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LinuxQuestions.org is proud to announce that voting for the 2004 LinuxQuestions.org Members Choice Awards is now open. The Members Choice Awards allow the Linux community to select their favorite products in a variety of categories.
I got to write the year-end review for Enterprise Networking Planet, yay, so I made it all about Linux and F/OSS being the leaders and prime movers of interoperability. Which is something us real-world sysadmins struggle with everyday, with no help from the usual gaggle of closed-source, proprietary vendors. Hurrah for RMS and Linus and every F/OSS developer and advocate on the planet!
Boutique services company MozSource now offers e-mail technical support services for the Mozilla Firefox browser and Thunderbird e-mail client. It's not the only startup hunting for revenue from open-source projects. Such companies represent a growing number of cottage services springing up around projects such as Mozilla, Linux, Apache and MySQL.
Late last year, two software companies souped up their supercomputing offerings. Fortran and C/C++ tools maker Absoft readied in November a software development kit for deploying Linux on clusters and servers, and a handful of tools for Mac developers. And Visual Numerics updated its numerical library for Java, used not just for science and engineering applications, but also for business.
Boutique services company MozSource now offers e-mail technical support services for the Mozilla Firefox browser and Thunderbird e-mail client.
The same week in November that Kmart announced it was buying Sears, a start-up Java infrastructure company offered developers the blue light special of a full J2EE stack with the low, low price of $0.
When I wrote "Why the Free Software Movement is Doomed to Failure" I dismissed mankind's desire for Freedom. That was a premise that instantly knocked the foundations for my text to pieces. Freedom is a core value in people and no individual is willing to give it up voluntarily. Dismissing Freedom simply is unrealistically pessimistic. Basically it is a matter of education.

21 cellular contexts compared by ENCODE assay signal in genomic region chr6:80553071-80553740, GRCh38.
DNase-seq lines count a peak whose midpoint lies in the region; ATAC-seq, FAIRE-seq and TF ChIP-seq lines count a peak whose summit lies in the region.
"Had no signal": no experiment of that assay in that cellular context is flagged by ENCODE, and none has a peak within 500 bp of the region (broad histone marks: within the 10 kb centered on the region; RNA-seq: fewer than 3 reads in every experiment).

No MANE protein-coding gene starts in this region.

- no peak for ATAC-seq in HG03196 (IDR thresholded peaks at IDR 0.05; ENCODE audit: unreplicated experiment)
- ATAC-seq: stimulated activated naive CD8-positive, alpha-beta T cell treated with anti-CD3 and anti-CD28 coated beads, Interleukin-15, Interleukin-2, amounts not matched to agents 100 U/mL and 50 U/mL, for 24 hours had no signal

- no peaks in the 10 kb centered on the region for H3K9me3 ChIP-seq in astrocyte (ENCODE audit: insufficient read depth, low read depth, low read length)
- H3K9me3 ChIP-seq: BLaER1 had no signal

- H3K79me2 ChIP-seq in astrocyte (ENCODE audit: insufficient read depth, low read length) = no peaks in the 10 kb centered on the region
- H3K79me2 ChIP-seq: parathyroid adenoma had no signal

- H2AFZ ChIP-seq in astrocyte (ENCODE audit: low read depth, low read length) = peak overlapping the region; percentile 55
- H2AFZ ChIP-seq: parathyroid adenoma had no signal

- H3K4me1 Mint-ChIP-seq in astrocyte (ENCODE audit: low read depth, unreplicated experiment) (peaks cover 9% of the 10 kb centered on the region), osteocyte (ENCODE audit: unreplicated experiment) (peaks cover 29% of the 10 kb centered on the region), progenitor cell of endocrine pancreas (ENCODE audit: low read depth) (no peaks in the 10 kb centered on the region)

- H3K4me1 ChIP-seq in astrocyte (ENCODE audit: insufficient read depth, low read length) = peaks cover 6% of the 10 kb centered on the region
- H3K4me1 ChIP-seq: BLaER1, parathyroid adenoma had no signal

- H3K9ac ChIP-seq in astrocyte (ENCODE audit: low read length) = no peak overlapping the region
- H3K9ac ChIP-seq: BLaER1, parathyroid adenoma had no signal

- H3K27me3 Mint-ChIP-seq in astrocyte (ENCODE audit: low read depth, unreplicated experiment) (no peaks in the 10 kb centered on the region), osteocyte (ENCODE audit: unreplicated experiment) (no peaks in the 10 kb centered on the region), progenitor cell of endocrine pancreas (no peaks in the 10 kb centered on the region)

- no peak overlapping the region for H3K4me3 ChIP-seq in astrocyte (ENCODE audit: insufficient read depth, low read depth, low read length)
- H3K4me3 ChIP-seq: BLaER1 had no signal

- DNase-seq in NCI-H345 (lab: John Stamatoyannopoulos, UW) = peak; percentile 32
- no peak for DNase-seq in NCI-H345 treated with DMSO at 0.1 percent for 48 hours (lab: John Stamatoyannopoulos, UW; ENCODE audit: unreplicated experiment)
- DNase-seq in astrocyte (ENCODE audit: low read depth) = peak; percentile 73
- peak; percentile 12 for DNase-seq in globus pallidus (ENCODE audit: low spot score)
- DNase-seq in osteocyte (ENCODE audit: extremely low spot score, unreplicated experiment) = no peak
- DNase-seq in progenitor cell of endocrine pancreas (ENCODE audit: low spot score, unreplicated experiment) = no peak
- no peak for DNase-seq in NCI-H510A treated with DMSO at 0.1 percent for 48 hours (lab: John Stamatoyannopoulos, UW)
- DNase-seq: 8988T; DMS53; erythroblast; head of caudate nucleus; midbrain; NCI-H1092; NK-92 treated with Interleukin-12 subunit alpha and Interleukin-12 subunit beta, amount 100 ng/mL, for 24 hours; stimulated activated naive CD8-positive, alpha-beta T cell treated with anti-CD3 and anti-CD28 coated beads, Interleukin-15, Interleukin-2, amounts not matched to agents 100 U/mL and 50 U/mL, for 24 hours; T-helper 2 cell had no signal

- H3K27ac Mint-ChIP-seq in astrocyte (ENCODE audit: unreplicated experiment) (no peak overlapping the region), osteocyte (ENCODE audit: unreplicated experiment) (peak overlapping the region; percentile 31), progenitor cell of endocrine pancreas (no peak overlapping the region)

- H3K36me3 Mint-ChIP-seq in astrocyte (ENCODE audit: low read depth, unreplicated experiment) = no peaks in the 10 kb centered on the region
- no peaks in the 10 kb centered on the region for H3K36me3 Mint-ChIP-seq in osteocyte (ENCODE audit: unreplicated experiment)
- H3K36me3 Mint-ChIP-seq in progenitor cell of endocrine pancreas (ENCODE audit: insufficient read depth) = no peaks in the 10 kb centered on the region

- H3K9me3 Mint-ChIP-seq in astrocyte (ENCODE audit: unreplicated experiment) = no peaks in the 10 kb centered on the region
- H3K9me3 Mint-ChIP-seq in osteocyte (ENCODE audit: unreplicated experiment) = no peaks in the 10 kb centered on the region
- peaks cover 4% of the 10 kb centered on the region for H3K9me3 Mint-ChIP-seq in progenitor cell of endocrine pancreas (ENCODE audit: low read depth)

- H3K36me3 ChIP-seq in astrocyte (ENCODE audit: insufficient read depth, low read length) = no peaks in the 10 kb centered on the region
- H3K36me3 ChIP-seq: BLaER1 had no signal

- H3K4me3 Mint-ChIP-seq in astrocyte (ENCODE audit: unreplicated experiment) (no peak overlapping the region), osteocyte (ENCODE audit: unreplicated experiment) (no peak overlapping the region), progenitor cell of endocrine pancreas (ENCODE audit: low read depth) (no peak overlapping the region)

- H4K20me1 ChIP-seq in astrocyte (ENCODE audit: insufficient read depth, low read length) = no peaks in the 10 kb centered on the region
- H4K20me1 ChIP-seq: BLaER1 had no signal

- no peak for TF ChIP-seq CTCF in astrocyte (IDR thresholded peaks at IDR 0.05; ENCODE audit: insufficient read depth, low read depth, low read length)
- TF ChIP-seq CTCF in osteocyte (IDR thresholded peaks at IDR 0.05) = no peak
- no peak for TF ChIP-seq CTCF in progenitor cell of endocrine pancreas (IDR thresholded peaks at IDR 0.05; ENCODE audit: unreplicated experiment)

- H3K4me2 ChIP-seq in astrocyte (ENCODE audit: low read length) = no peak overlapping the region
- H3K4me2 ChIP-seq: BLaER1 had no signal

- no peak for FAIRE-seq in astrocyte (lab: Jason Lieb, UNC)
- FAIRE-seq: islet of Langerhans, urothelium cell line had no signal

This is an unusual article in the "My workstation OS" series. It's not about using a specific OS distribution. Indeed it's about not using any OS distribution at all. For many years now I've installed my OS from the sources. Although this is not an easy nor fast way to get an OS installed, it's the best way for getting a fully customized system that fits any individual needs and desires.
Some useful information for sure, but not enough is provided about the TCP/IP stack for embedded systems.
It's time to look back on the events that shaped the free and open source software world in 2004. And why not -- you expect this kind of story on December 31, right? Well, alrighty then. Here, in rough chronological order, are our Top Nine.
The Venezuelan president has decreed that the public administration will switch over to use open source software over the next two years.
The Indian software vendor has released the first production version of its open source CRM application, which is based on SugarCRM.
President Chavez issued a decree this week which says that Venezuela’s public administration will switch over to use so-called Open Source software, such as the Linux operating system, over the course of the next two years. Chavez had announced his intention to issue such a decree a few months ago.
While open source software such as Linux gained greater acceptance this year among cash-strapped companies and government organisations here, its adoption has largely been restricted to corporate servers for the longest time. That is set to change next year, as open source software among the masses is set to blossom.
has just released
of their 10.2 Cooker Snapshot. This is the pre-beta of the upcoming Mandrakelinux 10.2.
Have an early look at what's coming next in this leading distribution, in OSDir.com's Screenshot tour of the Mandrakelinux 10.2 Cooker Snapshot.
Microsoft chief Steve Ballmer has demanded evidence that desktop Linux is gaining ground: Norway's second city Bergen has the answer.
At first glance, the upcoming OSDL (Open Source Development Lab) Linux Summit looks more or less like any other industry conference. Actually, though, organizers of the summit--set for January 31 to February 2, 2005 in Burlingame, CA--followed "exactly the opposite" course of action in putting together the first-time event, according to Nelson Pratt, the OSDL’s director of marketing.
More than 25,000 people have registered their signatures on a Web site to thank Poland for stopping the EU from ratifying the patent directive last week.
So you have your new installation of Fedora up and running and so far you're quite happy with the results. Then you decide that it's time to start installing some new programs. So how do you add in new packages, or remove packages you don't need?
Astaro claims to have added sophisticated spam-blocking features in the latest version of its distribution, but security experts say it's nothing new.
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